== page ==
In a rare feat of courage and conviction, Kaminer manages a witty, perceptive challenge to not only the easy targets of New Age, conspiracy theories, and political correctness, but also the sacred cow of Christianity. She accurately indicts America's guiding religion as subscribing to many of the same tenets and irrational principles as some of the more ridiculous spiritual trends. Kaminer's unpredictability is also appreciated, for many Christians and self-help addicts are likely to label this book the product of a nihilistic liberal bent on destroying the social fabric. Instead, the author skewers all political persuasions, reserving barbed attacks for feminists, campus leftists (and censors), and the therapeutic Administration in Washington, in addition to the usual array of TV pundits, self-styled gurus, and obnoxious moral policemen. Still, the heart of Kaminer's argument, while humorously put, is rather sad in the end. We are a culture devoted not to the liberation of the mind, but its continual enslavement to superstition, untested and unprovable beliefs, and shallow spirituality. As a result, we transform individualism from a vital, inspiring journey through the history of human thought into a depressing, slumping parade of phobias, wounds, afflictions, and childish needs.
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47 of 50 people found the following review helpful
5.0 out of 5 stars Like a cool drink of water in a desert..., October 25, 1999
Wendy Kaminer refreshingly skewers the prententious navel-gazers and self-righteous would-be theocrats who threaten our democracy. Her weapon? Reasoned skepticism. Finally, someone with the guts to stand up for rationality against the ubiquitous tide of nonsensical babblers, fuzzy-thinkers and holy rollers. Even the spineless media is blasted for its uncritical stance in relation to the more outlandish claims and efforts of mainstream religion. As good in its own realm as Carl Sagan's now-classic defense of science "The Demon-Haunted World." My short list of intellectual heroes now includes Wendy Kaminer.
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47 of 52 people found the following review helpful
4.0 out of 5 stars Rationalism still lives, December 17, 1999
By A Customer
Kaminer takes on the many headed aspects of irrationalism that are so popular recently. She spares neither the right nor the left, i.e. she criticizes the religious right and the growing new age movement. I paticularly like that she stated that while it is fashionable to ridicule the new age as being irrational, it is taboo to do this to any mainstream religion, no matter how far-fetched its tenets may be. I liked that because that is a very rare thing to do, in fact, it may even be unique to Kaminer as far as I know.
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27 of 29 people found the following review helpful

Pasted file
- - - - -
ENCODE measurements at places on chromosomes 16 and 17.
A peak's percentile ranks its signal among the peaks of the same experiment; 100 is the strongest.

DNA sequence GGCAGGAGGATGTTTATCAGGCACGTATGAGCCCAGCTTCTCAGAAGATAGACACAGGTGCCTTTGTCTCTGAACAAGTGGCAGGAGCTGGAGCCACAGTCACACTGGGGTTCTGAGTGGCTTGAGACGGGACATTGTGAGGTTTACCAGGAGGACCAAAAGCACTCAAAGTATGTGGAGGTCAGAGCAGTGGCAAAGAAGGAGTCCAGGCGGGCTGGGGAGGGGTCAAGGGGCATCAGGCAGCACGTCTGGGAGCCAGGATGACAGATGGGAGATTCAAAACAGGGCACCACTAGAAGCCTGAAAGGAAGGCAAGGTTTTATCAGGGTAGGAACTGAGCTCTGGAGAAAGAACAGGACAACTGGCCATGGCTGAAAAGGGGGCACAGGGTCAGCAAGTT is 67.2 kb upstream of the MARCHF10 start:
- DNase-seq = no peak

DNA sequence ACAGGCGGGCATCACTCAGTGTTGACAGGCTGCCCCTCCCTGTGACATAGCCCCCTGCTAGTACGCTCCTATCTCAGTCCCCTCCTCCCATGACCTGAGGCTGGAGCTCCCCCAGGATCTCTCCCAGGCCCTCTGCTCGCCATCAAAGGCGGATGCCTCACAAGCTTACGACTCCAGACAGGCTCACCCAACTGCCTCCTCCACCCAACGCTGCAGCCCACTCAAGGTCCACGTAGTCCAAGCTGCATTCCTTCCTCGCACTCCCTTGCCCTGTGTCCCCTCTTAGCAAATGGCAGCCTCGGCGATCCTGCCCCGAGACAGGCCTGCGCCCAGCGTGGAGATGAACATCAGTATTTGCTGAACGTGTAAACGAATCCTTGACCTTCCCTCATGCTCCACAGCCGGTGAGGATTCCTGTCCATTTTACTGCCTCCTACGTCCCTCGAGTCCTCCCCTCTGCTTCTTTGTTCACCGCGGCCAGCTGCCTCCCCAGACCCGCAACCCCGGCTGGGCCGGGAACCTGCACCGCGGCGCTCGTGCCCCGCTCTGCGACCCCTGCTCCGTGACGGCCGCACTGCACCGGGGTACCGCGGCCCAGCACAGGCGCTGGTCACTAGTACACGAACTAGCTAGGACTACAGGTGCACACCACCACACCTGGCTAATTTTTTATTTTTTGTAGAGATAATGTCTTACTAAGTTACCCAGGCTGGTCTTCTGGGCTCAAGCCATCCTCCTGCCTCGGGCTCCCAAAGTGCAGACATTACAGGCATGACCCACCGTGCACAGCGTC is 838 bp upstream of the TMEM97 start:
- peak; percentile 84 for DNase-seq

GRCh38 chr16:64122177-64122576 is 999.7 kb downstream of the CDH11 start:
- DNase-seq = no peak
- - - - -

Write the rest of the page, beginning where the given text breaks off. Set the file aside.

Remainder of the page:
4.0 out of 5 stars Fun and Witty Skepticism, August 3, 2000
By 
Sherwood SK "Web Developer" (Sherwood, OR United States) - See all my reviews
Wendy Kaminer is a self-appointed skeptic and a guardian of all things rational. Calling herself an agnostic (not brave enough, she says, to be an athiest), she challenges the authority and prominence of religion, sectarianism, and irrationality in modern America.
The book is replete with scathing and apt questions. For instance, why do we laugh at the Heaven's Gate cult for believing in aliens behind Halle Bopp when most people believe in a transcendent reality in the form of the biblical Heaven? She is further critical of the frightful joining of church and state in areas such as vouchers for private (and frequently religious) schools at the expense of the public schools, and the local fights of school boards to push "creationism", to the chagrin of even many religious faiths. She frequently turns to the subject of the feminist movement and its regrettable support of pseudoscience, in such areas as the unquestioning support of harassment charges and recovered memory syndrome. This seems natural, because Kaminer seems to be a minority voice: a female skeptic where the area has generally, and unfortunately, been dominated by males.
Her prose is exceptionally strong, her points witty and clear. In many ways her writing reminds me of the late Carl Sagan, in that her words are able to clearly and persuasively discuss complex or challeging ideas. Even to one who reads a lot, the strength of her voice and her writing skill stood out.
I have only one complaint which kept me from giving this book five stars. The point should not keep one from reading the book for its individual points, but it needs to be mentioned: IT RAMBLES. Kaminer goes from point to point in the scope of a few paragraphs. Imagine listening to a speaker touch on dozens of points for no more than a few moments each and you will get a feel for the way this book often reads. To illustrate, I made a list of the topics covered in a single chapter, entitled "Junk Science": in this chapter she touches on Christian Science, Franz Mesmer and animal magnetism, prayer, science used to vindicate spiritualism, Deepak Chopra, mind/body connection, quantum physics, therapeutic touch, prayer in schools, scientists who believe in god, theoretical physics, scientific method, police departments that employ psychics, death penalty, postmodernism, feminine stereotypes, the war on drugs, crack babies, the differences between men and women, breast implants, legal standards of liability, gun control, and a conclusion that somehow wraps it all up.
With many intriguing points and a dose of rationality for everyone (even the techies out there!), the book is a great read and can be quite fun, if one can get around sometimes random method of delivery.